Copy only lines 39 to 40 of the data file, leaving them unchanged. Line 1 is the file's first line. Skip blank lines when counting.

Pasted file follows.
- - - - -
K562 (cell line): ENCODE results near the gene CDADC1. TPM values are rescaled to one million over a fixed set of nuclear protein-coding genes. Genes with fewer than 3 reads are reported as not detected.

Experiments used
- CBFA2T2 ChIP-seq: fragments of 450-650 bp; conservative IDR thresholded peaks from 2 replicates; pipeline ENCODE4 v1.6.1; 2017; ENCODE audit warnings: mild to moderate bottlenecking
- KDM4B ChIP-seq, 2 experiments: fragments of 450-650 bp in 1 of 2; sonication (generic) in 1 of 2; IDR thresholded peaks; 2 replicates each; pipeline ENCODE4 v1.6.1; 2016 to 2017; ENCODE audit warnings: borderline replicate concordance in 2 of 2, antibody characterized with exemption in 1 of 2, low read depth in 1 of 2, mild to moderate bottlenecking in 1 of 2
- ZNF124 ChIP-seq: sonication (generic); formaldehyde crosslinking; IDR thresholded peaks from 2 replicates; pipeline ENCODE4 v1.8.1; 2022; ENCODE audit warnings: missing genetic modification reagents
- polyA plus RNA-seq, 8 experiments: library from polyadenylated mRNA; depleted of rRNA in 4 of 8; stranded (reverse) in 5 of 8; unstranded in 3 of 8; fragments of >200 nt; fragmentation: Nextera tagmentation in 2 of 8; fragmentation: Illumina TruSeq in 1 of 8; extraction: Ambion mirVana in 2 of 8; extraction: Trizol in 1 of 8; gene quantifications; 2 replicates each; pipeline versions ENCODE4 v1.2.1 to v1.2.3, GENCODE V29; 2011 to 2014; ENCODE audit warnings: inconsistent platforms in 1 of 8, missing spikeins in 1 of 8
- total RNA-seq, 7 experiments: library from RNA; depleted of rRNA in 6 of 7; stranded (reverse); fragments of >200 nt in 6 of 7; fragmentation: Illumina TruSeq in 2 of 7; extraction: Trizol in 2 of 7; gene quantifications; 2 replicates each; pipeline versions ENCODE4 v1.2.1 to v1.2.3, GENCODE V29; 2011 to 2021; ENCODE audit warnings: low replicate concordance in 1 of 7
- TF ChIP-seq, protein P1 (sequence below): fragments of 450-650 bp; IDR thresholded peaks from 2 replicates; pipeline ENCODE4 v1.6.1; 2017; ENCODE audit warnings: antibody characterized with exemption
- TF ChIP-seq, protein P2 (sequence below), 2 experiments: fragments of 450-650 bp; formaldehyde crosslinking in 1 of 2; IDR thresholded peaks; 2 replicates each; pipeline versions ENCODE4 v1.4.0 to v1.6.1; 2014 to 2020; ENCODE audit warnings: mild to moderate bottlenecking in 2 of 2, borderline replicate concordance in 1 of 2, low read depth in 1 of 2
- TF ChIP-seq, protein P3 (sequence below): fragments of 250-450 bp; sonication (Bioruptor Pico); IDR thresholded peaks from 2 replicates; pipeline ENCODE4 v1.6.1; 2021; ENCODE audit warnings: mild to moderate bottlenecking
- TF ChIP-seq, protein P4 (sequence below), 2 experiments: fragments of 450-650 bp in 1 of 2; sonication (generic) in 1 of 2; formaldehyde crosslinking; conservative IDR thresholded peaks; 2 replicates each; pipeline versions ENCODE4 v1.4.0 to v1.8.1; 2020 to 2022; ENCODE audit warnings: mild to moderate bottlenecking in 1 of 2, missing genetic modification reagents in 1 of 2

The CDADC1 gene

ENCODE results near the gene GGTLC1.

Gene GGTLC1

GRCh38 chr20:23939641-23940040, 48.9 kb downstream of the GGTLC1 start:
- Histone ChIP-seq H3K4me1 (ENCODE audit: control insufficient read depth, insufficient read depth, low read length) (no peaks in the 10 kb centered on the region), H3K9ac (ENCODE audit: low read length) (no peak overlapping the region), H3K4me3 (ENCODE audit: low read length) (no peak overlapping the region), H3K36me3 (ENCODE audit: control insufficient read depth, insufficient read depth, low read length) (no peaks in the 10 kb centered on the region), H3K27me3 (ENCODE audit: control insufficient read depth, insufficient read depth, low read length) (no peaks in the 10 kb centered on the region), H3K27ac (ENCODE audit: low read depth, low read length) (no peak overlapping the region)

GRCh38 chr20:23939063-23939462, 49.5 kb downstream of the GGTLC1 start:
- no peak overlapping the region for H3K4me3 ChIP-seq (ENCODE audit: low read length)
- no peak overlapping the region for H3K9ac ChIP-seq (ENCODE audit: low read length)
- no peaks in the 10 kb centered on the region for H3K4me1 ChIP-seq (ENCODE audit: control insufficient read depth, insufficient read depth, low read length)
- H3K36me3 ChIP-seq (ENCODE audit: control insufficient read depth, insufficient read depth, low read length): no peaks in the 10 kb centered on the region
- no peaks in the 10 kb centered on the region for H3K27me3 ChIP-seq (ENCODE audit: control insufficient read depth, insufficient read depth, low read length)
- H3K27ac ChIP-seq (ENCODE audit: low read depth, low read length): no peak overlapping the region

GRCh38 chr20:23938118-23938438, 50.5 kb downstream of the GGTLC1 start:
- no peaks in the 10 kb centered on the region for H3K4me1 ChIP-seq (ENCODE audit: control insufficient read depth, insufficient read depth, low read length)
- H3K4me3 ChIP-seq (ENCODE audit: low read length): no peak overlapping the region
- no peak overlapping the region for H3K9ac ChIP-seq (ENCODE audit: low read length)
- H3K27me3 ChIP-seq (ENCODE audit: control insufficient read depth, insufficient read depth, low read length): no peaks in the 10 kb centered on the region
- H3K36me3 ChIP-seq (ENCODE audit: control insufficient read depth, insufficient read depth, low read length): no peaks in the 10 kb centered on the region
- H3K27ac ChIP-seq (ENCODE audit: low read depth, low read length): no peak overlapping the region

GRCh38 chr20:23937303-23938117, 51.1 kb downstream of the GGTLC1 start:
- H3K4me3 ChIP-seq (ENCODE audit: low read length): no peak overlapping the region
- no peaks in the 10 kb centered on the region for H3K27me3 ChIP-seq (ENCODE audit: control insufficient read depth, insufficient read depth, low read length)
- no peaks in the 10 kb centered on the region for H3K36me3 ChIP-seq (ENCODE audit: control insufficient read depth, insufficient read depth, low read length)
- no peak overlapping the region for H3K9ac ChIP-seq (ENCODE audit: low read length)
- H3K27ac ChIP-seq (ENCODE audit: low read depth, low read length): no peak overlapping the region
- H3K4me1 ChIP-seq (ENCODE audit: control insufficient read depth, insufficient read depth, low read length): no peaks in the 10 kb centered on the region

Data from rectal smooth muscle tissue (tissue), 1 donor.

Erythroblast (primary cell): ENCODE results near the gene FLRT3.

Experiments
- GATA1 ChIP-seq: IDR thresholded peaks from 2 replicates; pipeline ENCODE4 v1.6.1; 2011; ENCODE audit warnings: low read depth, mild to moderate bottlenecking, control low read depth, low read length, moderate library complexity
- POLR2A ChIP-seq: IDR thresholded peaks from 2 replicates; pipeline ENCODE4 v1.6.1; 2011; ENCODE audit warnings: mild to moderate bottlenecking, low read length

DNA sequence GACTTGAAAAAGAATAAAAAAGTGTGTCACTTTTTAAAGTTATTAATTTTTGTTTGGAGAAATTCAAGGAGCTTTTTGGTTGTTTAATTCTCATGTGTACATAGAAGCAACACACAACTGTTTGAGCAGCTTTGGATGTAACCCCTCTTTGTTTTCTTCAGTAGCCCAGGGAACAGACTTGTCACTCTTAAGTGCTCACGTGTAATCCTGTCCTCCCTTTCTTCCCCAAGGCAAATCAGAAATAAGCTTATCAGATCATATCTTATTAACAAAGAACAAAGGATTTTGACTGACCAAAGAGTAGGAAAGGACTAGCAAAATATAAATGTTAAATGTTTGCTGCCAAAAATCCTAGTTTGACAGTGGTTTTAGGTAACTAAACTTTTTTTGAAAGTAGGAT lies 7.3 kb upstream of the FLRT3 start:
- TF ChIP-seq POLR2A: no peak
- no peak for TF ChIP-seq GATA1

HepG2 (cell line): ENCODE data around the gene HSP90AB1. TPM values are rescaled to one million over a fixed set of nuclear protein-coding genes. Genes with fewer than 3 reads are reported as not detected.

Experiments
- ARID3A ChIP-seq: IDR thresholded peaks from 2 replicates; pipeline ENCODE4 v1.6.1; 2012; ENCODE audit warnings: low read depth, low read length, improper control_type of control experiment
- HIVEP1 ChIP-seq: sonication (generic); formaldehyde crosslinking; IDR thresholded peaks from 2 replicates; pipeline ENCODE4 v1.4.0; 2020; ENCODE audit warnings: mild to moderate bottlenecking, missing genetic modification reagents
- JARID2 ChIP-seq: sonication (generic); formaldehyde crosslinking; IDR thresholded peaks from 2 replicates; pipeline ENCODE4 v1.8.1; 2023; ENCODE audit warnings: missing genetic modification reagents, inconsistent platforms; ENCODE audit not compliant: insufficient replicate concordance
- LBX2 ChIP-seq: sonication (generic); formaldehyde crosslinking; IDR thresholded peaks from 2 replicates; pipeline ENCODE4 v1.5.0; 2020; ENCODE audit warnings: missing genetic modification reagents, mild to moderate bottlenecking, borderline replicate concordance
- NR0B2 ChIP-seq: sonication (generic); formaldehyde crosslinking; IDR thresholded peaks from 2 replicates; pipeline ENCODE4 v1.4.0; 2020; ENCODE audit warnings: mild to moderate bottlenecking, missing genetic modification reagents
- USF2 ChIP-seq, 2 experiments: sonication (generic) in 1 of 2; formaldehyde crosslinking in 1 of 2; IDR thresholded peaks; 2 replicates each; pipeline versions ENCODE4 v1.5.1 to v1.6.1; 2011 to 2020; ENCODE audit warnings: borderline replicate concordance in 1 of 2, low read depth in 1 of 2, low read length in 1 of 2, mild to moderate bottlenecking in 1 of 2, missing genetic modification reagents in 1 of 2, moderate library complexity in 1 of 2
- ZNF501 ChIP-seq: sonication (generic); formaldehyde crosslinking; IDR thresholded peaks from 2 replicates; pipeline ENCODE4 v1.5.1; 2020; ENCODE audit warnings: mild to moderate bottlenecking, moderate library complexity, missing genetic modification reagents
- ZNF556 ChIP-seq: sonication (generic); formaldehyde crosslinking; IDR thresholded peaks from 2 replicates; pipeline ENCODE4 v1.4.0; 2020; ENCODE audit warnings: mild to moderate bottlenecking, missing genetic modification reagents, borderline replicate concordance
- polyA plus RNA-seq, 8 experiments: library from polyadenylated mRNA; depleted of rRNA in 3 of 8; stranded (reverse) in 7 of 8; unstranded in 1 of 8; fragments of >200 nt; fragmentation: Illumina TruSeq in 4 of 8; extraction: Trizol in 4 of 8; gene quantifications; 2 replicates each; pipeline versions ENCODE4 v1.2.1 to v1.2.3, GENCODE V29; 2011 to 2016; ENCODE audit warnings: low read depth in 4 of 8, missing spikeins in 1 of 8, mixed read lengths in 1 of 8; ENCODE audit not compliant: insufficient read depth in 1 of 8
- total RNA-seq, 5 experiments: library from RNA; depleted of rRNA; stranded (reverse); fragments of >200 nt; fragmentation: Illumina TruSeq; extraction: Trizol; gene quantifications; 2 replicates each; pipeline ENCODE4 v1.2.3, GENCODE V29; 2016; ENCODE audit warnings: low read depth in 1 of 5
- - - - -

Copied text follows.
Erythroblast (primary cell): ENCODE results near the gene FLRT3.

Experiments